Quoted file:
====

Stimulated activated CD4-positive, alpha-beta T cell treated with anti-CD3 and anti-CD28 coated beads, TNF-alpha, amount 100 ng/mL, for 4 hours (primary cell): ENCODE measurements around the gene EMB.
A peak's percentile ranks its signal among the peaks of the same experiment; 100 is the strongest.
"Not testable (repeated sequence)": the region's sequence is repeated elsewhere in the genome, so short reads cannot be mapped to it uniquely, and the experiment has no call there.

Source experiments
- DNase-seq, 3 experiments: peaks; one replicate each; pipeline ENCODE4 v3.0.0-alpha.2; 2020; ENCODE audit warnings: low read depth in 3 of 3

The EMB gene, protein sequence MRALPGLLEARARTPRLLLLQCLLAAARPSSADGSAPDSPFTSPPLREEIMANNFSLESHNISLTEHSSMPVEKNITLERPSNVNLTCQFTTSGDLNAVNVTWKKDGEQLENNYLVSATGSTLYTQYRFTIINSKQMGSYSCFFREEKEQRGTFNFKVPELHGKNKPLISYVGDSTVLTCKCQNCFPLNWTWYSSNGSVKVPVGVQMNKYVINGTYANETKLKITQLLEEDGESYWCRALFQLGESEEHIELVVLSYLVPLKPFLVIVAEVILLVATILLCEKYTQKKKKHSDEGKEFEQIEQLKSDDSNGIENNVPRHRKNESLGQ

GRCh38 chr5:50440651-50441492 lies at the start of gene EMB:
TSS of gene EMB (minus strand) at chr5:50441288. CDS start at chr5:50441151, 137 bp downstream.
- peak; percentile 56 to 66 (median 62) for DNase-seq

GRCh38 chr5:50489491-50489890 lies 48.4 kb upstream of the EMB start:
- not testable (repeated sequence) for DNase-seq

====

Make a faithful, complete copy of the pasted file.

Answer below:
Stimulated activated CD4-positive, alpha-beta T cell treated with anti-CD3 and anti-CD28 coated beads, TNF-alpha, amount 100 ng/mL, for 4 hours (primary cell): ENCODE measurements around the gene EMB.
A peak's percentile ranks its signal among the peaks of the same experiment; 100 is the strongest.
"Not testable (repeated sequence)": the region's sequence is repeated elsewhere in the genome, so short reads cannot be mapped to it uniquely, and the experiment has no call there.

Source experiments
- DNase-seq, 3 experiments: peaks; one replicate each; pipeline ENCODE4 v3.0.0-alpha.2; 2020; ENCODE audit warnings: low read depth in 3 of 3

The EMB gene, protein sequence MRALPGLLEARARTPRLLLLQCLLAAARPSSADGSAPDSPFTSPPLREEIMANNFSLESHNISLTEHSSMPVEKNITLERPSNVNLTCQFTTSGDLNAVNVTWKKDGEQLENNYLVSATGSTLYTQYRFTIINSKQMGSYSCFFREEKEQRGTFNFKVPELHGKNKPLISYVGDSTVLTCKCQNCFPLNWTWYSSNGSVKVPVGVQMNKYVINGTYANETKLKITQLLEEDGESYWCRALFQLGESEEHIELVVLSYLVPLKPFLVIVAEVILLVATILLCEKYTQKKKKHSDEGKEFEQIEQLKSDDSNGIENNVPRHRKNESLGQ

GRCh38 chr5:50440651-50441492 lies at the start of gene EMB:
TSS of gene EMB (minus strand) at chr5:50441288. CDS start at chr5:50441151, 137 bp downstream.
- peak; percentile 56 to 66 (median 62) for DNase-seq

GRCh38 chr5:50489491-50489890 lies 48.4 kb upstream of the EMB start:
- not testable (repeated sequence) for DNase-seq